Fermentation is a type of cooking. Fermentation predates human history as it does not involve fire. Sauerkraut literally translated from the German is "sour cabbage. It is cabbage that has been fermented by lactic bacteria. Cabbage and other Brassociceae family vegetables (broccoli, cauliflfower, kale bok choi, collards and many others) have long been considered rich in anticarcinogenic nutrients. According to my fermentation guru, Sandor Katz, a recent scientific study finds athat fermentation breaks down glucosinolates in cabbage into compounds called isothiocyanates which are already known to fight cancer. Scientists are now finding (what took them so long?) that fermented cabbage could be healthier than raw or cooked cabbage, especially for fighting cancer.
About two weeks ago, I decided to make another batch of sauerkraut. I now like my own much more than store bought. Of the store bought variety, Karthein's is my favourite. I have been reading Wild Fermentation by Sandor Katz (or is it Kraut?)and, I must say he is an inspiration. I found two videos of Sandor on youtube and have included them here for your own inspiration. In the first video, Sandor takes about bacteria and why it's important in our daily diet. The other shows how to ferment vegetables (make sauerkraut).
WHY FERMENTED FOOD IS GOOD FOR YOU
In order to maintain intestinal health it is important to eat one tablespoon of homemade, naturally fermented pickles daily. Cucumbers pickled in a salt brine, kimchi (see my November 2010 post for the recipe) and sauerkraut are examples of homemade pickles. From yin to yang: kimchi is fermented for about four days, dill pickles are fermented for about two weeks, sauerkraut is fermented anywhere from a couple of weeks to several months or more. There are many other quick pickles that are fermented for as little as a couple of hours. And then there is also pressed salad. Pickles taken on a daily basis in small quantities strengthen the intestines and immune system without fancy, schmancy, expensive store-bought probiotics! Healthy intestines create a friendly campground for clear thinking and a happy outlook.
RED AND GREEN CABBAGE SAUERKRAUT WITH CARAWAY SEEDS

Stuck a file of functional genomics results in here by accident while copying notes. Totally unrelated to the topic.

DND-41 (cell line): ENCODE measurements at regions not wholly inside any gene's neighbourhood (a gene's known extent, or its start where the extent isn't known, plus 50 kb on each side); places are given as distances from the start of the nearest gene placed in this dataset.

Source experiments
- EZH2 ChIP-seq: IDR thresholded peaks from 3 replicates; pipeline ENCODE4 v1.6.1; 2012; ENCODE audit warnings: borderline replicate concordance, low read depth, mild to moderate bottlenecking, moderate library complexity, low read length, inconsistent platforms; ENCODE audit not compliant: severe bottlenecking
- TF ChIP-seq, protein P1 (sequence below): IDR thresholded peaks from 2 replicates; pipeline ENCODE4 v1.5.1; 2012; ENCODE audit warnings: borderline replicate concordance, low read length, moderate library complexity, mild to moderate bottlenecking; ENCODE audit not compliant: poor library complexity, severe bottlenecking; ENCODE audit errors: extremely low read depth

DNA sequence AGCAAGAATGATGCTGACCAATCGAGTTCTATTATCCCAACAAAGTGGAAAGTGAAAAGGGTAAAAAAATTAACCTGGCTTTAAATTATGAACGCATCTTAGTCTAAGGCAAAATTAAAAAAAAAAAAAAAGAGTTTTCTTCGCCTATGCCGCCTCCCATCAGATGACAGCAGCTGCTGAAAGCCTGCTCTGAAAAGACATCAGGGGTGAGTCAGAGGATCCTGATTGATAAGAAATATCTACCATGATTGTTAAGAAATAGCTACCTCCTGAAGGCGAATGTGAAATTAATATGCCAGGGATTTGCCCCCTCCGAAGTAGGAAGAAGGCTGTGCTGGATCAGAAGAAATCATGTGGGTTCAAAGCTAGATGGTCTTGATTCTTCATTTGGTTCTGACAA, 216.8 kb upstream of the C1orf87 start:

5 pounds of red and green cabbage
3 Tablespoons sea salt
Thinly slice or shred the cabbages. Mix the ingredients together with clean hands and pack into a ceramic crock. Press the cabbage/salt/caraway mixture down firmly in the crock as you go.
|READY FOR FERMENTATION|
Place a plate that fits inside the crock over the shredded cabbage and put a weight on top (my rock has been scrubbed many times over and is only used for pressing salads and pickles). Cover with a clean kitchen towel to protect from dust and other particles. Place the crock in a corner of your kitchen. I find that if I put the crock out of sight in my cold cellar, it also go out of mind. When the pickling takes place in my kitchen, I pay more attention. During the first 24 hours press down on the weight from time to time to encourage water out of the cabbage. If the cabbage is a bit drier and water does not rise to cover the plate after a day, add enough salted water (dissolve 1 tablespoon salt to 1 cup of water) to cover the plate. Then check your kraut every few days to make sure that brine covers the plate, press down from time to time. The volume of cabbage will shrink as more water is expelled.
|TWO WEEKS LATER|
I have been tasting my sauerkraut from time to time and, after two weeks, I decided it was time to decant one jar and refrigerate it. I am leaving the rest out on my counter to continue fermenting. I want to see how long it takes before it starts to lose its tang.
|HAPPY HOARDS OF FRIENDLY BACTERIA|
|THE BEAUJOLAIS OF SAUERKRAUT!|